How to Talk about Personal Tech

Marketing teams don’t necessarily need engineering degrees to build anticipation for new personal tech devices.

But they do need to differentiate their product, and to engage multiple – often global – audiences. Here are some basic rules to remember:

Too much technical detail can muddle the message. If you work for a tech company, you and most of the people you know are likely early adopters who care about specs, how it works, and whether it’s top of the line. Most of your customers don’t, however.

Why is this different? Every new iteration of your popular device must explain – no, shout – the three most important new features included. The biggest problem with Apple’s elimination of the 3.5mm jack wasn’t that they were wrong to do it. In fact, it may prove as prescient as their early elimination of the 3.5” floppy disk in laptops. The problem is they concurrently offered so little else in the iPhone 7 that was exciting  – or at least did such a poor job explaining why we should be excited. New colors? More megapixels? Who cares?

Make it fun or don’t make it. There will always be a need for specialty products, but if you’re aiming for the mass market, you need to understand you’re building something for us to integrate into our everyday lives. More on that below . . .

Our research shows that that the right messaging can turn casual consumers into the early adopters of the future. Below are some of the attributes that our consumer groups say must come included with any new device.

Communicating on Personal Tech, the RIGHT Way: Emphasize …


Today’s consumers are inundated with options. And reliability of the tech they use is their absolute baseline. It just has to work – and preferably not spontaneously burst into flames (sorry we couldn’t resist).

Consumers assume every product will work out of the box. But no matter the resources devoted to R&D, something inevitably goes wrong for at least a few models. It’s not a question of if – or even when – it’s a question of how a company responds to it.

When problems do arise, the mission changes to: identify, acknowledge, and resolve the issue. In extreme cases (e.g., Samsung Galaxy Note 7, iPhone 4), that might mean a massive recall or accessory giveaway. Expensive fixes are a bitter pill, but the alternative is worse: our consumer groups consistently rank “puts profits before people” as one of the most poisonous reputations a company can have. And rebuilding trust is ten times harder than earning it in the first place.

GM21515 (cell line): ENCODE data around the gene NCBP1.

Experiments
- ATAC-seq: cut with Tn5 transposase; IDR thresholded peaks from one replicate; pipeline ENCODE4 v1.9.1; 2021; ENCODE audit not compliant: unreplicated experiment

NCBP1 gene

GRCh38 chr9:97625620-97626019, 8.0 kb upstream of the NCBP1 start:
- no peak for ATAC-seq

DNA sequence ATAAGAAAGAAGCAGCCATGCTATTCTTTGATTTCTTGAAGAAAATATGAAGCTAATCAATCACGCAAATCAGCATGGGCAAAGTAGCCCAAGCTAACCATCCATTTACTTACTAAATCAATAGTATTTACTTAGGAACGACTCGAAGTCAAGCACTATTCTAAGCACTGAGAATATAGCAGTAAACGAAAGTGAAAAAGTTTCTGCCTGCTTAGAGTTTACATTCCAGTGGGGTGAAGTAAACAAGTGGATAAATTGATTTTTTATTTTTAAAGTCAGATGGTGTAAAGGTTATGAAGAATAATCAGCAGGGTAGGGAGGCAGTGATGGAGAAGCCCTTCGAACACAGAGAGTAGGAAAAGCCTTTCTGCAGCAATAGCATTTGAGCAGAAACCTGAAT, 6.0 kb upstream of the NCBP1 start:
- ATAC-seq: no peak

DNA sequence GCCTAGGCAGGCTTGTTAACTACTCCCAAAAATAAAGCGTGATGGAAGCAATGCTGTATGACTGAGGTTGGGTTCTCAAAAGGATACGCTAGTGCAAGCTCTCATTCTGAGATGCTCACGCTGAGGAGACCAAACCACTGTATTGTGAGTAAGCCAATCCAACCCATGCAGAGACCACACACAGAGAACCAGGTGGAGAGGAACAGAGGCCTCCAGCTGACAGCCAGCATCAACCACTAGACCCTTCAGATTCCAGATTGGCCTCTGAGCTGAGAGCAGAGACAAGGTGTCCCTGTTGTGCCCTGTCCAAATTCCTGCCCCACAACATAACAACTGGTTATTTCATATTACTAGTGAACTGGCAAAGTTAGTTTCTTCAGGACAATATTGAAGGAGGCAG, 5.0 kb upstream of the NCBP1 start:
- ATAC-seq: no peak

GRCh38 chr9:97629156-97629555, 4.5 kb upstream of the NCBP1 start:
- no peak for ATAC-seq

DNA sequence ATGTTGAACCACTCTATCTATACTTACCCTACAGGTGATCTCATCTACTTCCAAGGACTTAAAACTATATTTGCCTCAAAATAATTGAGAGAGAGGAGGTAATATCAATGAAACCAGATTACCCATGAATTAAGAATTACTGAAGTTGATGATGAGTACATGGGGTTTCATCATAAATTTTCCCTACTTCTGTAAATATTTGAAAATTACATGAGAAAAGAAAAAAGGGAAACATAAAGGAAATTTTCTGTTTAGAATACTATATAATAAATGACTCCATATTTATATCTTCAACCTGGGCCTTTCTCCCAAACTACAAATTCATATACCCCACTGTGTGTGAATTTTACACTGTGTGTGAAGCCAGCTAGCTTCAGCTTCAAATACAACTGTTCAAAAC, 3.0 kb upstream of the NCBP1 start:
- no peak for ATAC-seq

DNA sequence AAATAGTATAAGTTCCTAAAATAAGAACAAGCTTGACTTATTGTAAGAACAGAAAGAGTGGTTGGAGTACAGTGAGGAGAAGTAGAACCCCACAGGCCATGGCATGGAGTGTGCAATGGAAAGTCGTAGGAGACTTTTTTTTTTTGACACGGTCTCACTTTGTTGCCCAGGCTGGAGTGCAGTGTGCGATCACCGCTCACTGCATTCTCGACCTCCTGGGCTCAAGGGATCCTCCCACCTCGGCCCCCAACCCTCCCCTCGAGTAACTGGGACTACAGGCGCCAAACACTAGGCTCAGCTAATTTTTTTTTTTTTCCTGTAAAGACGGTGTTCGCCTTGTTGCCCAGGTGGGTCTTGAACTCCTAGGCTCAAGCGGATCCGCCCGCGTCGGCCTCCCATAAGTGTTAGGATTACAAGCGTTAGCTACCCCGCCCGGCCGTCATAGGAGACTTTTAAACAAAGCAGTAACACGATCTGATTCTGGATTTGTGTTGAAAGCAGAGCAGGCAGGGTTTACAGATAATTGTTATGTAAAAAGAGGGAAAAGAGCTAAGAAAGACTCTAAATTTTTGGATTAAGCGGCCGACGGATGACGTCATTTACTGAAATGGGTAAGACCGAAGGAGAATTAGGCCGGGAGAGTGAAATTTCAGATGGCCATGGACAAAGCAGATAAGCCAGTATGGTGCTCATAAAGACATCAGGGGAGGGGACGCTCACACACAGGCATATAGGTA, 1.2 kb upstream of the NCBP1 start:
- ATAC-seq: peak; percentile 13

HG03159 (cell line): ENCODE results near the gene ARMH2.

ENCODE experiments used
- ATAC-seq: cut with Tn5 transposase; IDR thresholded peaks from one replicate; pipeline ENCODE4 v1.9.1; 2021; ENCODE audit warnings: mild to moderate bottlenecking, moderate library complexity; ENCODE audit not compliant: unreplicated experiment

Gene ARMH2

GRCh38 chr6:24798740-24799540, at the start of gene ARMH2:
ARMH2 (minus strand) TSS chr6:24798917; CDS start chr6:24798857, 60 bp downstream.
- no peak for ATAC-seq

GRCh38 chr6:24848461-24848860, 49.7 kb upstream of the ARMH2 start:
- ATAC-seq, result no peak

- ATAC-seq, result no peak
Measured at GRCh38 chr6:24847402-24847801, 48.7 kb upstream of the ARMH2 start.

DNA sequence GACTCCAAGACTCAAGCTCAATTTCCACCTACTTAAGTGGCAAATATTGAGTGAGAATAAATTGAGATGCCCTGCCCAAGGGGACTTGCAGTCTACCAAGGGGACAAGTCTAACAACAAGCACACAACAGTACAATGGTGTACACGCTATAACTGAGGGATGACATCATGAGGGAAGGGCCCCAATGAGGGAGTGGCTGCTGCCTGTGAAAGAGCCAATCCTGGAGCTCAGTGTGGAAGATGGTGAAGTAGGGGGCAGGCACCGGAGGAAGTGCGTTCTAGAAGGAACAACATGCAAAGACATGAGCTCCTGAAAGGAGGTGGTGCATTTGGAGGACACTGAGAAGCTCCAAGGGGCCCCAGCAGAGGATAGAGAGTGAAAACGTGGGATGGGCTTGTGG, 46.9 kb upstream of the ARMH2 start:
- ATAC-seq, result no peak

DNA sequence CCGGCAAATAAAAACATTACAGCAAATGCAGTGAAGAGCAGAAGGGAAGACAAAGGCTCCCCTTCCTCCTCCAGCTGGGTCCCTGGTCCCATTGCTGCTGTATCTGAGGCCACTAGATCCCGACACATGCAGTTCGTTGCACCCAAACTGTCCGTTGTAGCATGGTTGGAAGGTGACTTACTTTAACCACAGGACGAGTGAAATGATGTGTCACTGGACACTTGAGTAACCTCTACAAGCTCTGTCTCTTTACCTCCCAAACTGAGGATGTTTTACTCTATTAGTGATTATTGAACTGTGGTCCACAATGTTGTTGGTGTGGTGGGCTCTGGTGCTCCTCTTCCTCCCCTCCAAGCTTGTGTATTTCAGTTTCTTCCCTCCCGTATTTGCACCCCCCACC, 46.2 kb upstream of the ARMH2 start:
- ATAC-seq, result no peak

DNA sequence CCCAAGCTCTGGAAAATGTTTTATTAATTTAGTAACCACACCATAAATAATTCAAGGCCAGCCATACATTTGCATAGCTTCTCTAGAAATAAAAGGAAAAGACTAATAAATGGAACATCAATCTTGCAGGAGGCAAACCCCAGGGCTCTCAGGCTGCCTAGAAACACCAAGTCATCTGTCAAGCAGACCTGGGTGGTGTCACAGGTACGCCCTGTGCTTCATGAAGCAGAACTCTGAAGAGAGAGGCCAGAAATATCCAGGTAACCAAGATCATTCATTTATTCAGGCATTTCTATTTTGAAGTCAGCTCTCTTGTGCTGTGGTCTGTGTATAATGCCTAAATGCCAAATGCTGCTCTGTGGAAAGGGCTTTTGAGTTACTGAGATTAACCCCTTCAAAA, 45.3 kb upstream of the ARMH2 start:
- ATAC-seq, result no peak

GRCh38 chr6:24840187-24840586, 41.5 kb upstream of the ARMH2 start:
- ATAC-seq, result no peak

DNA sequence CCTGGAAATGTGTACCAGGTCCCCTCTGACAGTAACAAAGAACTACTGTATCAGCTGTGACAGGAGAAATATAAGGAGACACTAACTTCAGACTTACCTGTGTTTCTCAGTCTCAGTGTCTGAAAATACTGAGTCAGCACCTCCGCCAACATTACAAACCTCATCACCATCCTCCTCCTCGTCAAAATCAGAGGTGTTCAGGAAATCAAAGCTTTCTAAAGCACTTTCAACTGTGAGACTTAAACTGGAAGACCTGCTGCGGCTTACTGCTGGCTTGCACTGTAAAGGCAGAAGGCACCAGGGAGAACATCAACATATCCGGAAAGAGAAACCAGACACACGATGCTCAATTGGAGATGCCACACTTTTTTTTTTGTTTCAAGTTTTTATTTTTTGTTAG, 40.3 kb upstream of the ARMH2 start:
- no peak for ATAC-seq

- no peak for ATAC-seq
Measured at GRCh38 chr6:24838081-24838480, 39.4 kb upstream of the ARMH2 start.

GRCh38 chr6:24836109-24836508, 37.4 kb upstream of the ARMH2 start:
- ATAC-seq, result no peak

Every time you have to pull a device out of your pocket … every unnecessary click … every redundant password entry is a tiny mark on your company’s reputation. Over time, they build customer frustration and erode loyalty (looking at you, iOS 10 lock screen).

Speed is less about GHz and more about convenience. Consumers demand an experience that makes it easy to find, learn about, and get what they need. Right away.

That’s why a seamless, efficient user experience is one of the most effective ways to communicate speed. Whether it’s clean website design, quick point-of-sale transactions, or clever advertising, the implicit message is: “easy to understand, easy to use.”  Tech consumers’ nightmare is getting lost in an abyss of steps or menu screens.

Consumer-centric focus

Consumers don’t want change for the sake of change. So companies have to show that decision-making is based on actual needs and common sense – not on the whims of a design team.

Microsoft spent much of last year setting the stage for Windows 10 by emphasizing the role of feedback from their Insiders program. That showed that after the rocky rollout of Windows 8, Microsoft was putting their customers first.

The way companies explain their designs and decision-making to global audiences is an integral part of brand management. User privacy is a particularly sensitive topic; any expansion or change surrounding the collection of personal information needs to be clearly articulated. Take every opportunity to demonstrate that “we’re listening” … “solving real problems” and committed to “meaningful change.” By aligning the company’s interests with those of consumers, it lays the foundation for consumer trust and loyalty.